I chose to deliver Embree on April 25, 2016 via c-section. I chose late-term abortion. I did so because it was the only way I could hold my baby girl while she was still alive. It was the only way I could encounter her soul until we are together again in heaven. This is why I am Pro-choice. Remember Embree and I when you vote."

If your first response to this story is, "But that's not abortion!" you're not just incorrect, you've also missed the point. Due to the circumstances and the laws of the state she was in, yes, this was legally considered an abortion. And if you think it shouldn't be, who do you think should make that decision? Who gets to define abortion so that it accounts for the millions of different individual circumstances that come into play? Most of us don't even want the government deciding which doctors we can go to—do we really want elected officials with no medical training making decisions about our specific, personal medical care?

Grammer isn't alone in sharing personal abortion stories that people don't think of as abortion. The families who desperately wanted a baby, who ended up having to make the rock-and-a-hard-place choice to abort because the alternative would have been a short, pain-filled life for their child. The mothers having to endure long, drawn out, potentially dangerous miscarriages and being forced to carry a dead baby inside of them because abortion restrictions gave them no other choice.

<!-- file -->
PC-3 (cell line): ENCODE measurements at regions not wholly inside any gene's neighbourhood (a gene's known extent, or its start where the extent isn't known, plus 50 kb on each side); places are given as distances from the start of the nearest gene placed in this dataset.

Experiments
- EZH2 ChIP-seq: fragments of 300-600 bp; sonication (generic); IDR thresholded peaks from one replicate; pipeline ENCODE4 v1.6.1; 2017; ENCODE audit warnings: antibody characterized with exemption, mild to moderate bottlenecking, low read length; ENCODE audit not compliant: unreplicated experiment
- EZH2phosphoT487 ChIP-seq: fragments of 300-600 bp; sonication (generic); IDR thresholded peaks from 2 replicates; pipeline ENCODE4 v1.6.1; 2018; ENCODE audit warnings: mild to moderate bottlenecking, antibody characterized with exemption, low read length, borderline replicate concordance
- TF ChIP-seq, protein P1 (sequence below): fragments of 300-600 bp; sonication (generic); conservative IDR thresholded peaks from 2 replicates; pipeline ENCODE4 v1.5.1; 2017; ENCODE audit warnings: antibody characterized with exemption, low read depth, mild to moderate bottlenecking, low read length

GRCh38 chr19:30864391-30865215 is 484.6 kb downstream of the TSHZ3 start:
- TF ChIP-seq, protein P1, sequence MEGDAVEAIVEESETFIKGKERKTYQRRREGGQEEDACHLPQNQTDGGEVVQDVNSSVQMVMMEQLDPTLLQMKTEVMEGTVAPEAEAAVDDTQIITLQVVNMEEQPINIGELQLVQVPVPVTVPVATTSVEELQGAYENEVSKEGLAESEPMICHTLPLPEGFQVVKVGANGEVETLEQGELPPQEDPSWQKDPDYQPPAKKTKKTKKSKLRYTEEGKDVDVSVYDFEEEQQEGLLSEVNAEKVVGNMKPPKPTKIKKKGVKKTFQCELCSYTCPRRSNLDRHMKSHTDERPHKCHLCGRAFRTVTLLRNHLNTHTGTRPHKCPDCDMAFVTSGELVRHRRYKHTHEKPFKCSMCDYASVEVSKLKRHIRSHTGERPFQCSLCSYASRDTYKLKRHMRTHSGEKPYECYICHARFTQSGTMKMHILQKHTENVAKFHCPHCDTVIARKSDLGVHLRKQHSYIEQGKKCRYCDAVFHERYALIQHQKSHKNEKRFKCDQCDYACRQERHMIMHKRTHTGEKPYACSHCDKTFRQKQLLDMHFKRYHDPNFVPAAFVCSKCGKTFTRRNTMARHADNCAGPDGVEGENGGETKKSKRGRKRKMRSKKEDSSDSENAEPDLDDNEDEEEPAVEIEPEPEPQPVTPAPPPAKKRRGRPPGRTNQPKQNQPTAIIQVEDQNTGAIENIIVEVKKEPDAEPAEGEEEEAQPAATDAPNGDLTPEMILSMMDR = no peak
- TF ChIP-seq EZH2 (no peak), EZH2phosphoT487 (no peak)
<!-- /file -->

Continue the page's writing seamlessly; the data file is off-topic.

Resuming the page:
Some might say that these stories and experiences are not the norm, but they actually are when it comes to late-term abortion. Third trimester abortions are medical choices that aren't easy for any individual or family, and they are situations that medical professionals and patients need to make together, not the government. Pete Buttigieg said it beautifully: "The bottom line is, as horrible as that choice is, that woman, that family may seek spiritual guidance, they may seek medical guidance, but that decision is not going to be made any better, medically or morally, because the government is dictating how that decision should be made."